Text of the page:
According to Good, concerns about the size of the 2011 U.S. corn crop stem from two sources. One is the potential loss of corn acreage due to flooding in southern areas and the slow planting progress in a number of states.

"Corn acreage, however, may have exceeded intentions in areas where planting was more timely. Speculation about the magnitude of planted and harvested acreage will continue until June 30 when the USDA releases the Acreage report. Some of the early estimates of lost acreage appear to be overstated," he says.

The second source of concern about the size of the 2011 corn crop is the late planting that is occurring in some areas. Through mid-month, planting had progressed at a very slow pace in Indiana, Kentucky, Michigan, Minnesota, North Dakota, Ohio and Wisconsin, he says.

"It appears that more than the average amount of the U.S. corn acreage will be planted after the optimum date for maximum yield potential. Yield potential, however, is still unknown since weather conditions in July and August are very important for determining yields. The market will monitor USDA's weekly report of crop conditions to evaluate yield potential as the growing season progresses," he says.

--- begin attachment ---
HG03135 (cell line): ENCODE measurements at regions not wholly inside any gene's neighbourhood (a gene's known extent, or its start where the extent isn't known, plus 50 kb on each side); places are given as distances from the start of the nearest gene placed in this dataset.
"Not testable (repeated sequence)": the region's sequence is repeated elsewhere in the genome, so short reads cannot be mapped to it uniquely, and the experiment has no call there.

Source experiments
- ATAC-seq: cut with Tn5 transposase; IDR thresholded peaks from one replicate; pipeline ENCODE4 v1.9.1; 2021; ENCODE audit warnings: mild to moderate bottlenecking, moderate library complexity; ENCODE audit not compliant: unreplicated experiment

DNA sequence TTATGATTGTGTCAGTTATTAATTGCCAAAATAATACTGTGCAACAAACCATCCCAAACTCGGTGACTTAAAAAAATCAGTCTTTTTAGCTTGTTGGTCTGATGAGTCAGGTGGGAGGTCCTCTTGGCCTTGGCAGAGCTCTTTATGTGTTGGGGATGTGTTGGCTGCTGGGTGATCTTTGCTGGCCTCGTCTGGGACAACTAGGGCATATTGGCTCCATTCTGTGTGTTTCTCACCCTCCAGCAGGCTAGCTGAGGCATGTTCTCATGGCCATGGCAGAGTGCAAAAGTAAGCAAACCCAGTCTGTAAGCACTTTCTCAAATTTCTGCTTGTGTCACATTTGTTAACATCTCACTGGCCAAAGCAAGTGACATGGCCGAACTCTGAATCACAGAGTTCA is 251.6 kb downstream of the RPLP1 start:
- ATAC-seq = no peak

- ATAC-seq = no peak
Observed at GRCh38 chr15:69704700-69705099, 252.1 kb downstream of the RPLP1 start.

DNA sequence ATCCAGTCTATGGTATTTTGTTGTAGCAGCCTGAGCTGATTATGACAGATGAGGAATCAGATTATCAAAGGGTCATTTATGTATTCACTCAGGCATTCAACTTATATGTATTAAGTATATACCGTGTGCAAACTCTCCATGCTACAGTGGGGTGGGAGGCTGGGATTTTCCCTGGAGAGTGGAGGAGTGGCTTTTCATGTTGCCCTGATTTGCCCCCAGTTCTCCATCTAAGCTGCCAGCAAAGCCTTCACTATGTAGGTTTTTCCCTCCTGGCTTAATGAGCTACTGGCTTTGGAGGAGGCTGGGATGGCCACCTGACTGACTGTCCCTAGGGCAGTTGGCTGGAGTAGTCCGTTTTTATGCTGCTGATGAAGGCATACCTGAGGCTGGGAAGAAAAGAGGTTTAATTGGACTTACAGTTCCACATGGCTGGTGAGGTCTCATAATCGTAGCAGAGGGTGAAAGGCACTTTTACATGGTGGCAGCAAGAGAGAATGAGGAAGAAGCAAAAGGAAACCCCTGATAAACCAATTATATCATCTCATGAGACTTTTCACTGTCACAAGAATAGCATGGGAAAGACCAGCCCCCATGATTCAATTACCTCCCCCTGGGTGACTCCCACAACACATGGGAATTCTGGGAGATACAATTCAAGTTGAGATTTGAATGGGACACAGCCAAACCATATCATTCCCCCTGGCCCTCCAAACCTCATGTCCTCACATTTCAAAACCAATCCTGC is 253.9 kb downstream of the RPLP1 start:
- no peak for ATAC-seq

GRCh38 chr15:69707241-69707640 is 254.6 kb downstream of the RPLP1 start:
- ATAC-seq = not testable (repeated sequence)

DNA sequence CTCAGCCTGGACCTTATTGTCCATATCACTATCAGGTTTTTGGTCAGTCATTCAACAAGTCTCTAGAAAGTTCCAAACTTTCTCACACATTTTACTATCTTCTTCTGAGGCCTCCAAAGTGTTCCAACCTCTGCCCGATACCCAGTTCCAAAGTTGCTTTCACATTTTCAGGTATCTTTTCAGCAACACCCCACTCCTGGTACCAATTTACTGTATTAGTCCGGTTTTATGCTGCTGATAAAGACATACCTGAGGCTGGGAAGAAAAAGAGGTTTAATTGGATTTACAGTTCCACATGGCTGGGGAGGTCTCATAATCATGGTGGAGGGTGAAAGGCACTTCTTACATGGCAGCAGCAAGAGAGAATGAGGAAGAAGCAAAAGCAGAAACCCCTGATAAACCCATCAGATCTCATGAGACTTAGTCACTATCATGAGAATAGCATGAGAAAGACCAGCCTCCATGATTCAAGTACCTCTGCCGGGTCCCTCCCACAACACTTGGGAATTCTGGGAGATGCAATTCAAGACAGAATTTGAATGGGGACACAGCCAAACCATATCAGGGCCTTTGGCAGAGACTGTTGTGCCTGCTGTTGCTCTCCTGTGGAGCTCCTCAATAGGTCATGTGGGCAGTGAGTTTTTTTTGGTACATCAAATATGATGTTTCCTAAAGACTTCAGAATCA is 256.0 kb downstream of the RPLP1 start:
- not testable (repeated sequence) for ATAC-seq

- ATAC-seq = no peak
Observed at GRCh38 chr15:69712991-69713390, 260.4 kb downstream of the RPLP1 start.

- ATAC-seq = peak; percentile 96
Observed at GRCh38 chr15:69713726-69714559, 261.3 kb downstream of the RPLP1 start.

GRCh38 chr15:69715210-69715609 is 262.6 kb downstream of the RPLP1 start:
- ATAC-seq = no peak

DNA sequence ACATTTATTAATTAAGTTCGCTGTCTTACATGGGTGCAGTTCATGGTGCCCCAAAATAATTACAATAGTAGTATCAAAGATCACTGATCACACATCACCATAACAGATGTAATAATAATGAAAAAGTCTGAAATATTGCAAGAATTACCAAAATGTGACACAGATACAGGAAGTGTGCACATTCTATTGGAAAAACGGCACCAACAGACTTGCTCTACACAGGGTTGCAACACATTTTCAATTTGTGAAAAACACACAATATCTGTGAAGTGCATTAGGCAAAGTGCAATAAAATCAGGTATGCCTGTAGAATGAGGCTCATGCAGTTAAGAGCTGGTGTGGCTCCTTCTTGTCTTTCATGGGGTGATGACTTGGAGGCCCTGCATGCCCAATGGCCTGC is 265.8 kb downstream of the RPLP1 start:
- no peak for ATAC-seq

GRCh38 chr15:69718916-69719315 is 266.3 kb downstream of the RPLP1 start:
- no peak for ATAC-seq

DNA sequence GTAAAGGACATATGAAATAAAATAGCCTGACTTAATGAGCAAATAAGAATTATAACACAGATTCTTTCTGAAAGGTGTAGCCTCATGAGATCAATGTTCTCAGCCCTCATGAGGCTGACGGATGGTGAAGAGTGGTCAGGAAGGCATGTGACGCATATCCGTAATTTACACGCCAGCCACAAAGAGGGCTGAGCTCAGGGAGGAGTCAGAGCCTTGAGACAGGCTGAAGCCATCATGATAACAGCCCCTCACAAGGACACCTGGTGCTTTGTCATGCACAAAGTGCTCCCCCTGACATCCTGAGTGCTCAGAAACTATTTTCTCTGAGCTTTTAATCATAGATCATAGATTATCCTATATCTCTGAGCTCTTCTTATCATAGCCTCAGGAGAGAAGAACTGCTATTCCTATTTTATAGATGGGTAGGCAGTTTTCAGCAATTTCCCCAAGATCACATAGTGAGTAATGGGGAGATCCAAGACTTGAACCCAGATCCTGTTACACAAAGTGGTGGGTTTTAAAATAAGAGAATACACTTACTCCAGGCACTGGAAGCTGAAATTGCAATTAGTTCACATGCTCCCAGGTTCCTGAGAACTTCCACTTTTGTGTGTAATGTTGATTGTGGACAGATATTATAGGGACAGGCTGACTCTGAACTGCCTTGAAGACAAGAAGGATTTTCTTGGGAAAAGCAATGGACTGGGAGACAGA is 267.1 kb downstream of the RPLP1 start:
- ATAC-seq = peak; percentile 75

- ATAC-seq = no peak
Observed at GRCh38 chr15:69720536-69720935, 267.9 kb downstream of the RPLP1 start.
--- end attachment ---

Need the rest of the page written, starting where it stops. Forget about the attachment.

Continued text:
Corn prices began a steep climb beginning June 30, 2010, when the USDA revealed smaller-than-expected planted acreage of corn and smaller-than-expected June 1 stocks of corn. The rally was then fueled by declining yield prospects and strong demand, he says.

"June 30, 2011, is also setting up to be a pivotal day for corn prices. USDA reports will reveal stock levels and acreage, and summer weather prospects will be clearer," Good says.